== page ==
It may be OK for guests to take those little bars of soap and bottles of shampoo. But hotels have to draw the line on most other items, everything from robes to remote controls to lamps and clocks and bed linen, as they try to cut down on losses in an era of ever-rising insurance costs.

Loss prevention has always been a problem for the hotel industry. But since the Sept. 11, 2001, terrorist attacks and recent natural disasters, hotels have been forced to pay more for insurance. Couple that with losses from less travel in the wake of Sept. 11 and Hurricane Katrina, and hotels have had no choice but to become even more diligent in curbing losses from theft.

"It's an enormous issue for hotels," said Chris Rogers, a risk control expert for insurance broker giant Aon Corp's Entertainment Practices Group.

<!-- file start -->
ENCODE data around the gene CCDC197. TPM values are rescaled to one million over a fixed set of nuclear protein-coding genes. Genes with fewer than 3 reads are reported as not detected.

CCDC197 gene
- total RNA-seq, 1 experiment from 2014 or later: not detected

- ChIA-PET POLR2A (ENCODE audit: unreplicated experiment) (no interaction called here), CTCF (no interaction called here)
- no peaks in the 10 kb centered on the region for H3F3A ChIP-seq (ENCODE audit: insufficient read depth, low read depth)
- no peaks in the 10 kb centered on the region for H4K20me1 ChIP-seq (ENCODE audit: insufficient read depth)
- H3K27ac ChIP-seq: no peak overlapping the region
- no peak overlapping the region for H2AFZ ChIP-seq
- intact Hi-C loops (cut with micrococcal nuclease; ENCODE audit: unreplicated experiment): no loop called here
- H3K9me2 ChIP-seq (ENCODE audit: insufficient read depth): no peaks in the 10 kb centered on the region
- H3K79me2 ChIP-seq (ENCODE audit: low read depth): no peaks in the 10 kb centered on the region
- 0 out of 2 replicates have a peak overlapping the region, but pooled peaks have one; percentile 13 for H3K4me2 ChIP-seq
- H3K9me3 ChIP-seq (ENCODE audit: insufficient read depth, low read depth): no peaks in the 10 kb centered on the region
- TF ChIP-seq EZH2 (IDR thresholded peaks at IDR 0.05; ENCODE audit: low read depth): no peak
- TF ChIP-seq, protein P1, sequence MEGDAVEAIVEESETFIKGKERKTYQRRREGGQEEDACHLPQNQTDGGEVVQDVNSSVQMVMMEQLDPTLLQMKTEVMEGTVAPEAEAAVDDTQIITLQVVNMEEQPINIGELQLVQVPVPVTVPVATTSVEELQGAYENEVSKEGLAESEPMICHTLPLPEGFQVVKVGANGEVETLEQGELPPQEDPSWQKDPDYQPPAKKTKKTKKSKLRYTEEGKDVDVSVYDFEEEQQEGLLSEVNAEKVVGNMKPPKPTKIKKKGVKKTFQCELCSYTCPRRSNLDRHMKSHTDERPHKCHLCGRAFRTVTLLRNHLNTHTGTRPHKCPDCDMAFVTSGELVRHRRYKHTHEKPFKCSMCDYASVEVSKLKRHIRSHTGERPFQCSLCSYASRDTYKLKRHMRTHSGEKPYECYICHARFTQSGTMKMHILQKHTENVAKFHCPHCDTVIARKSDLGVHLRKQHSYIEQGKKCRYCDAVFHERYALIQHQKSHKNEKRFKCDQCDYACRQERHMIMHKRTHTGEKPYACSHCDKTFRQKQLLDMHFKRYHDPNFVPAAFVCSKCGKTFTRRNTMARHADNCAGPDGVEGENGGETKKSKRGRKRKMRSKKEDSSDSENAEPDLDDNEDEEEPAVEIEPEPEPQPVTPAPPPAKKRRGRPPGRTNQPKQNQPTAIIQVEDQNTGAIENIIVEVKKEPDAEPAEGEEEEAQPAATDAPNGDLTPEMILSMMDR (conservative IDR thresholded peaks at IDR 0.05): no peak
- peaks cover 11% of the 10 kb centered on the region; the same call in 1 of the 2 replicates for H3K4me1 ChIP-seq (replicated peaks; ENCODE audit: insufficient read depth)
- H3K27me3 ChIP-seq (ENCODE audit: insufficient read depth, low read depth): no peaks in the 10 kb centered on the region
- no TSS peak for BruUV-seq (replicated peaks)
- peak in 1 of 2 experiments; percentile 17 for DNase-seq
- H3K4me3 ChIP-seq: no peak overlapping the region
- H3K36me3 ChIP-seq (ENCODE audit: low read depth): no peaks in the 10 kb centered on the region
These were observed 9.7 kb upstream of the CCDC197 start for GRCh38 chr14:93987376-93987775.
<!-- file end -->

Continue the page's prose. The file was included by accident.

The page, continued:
Along with energy and labor costs, hotels have seen big spikes in the cost of insurance in recent years, said Robert Mandelbaum, director of research for Atlanta-based PKF Consulting's Hospitality Research.

Insurance premiums, which protect hotels from liability and loss, have been the fastest growing expense for hotels in the United States, having doubled since 1999, said Mandelbaum.

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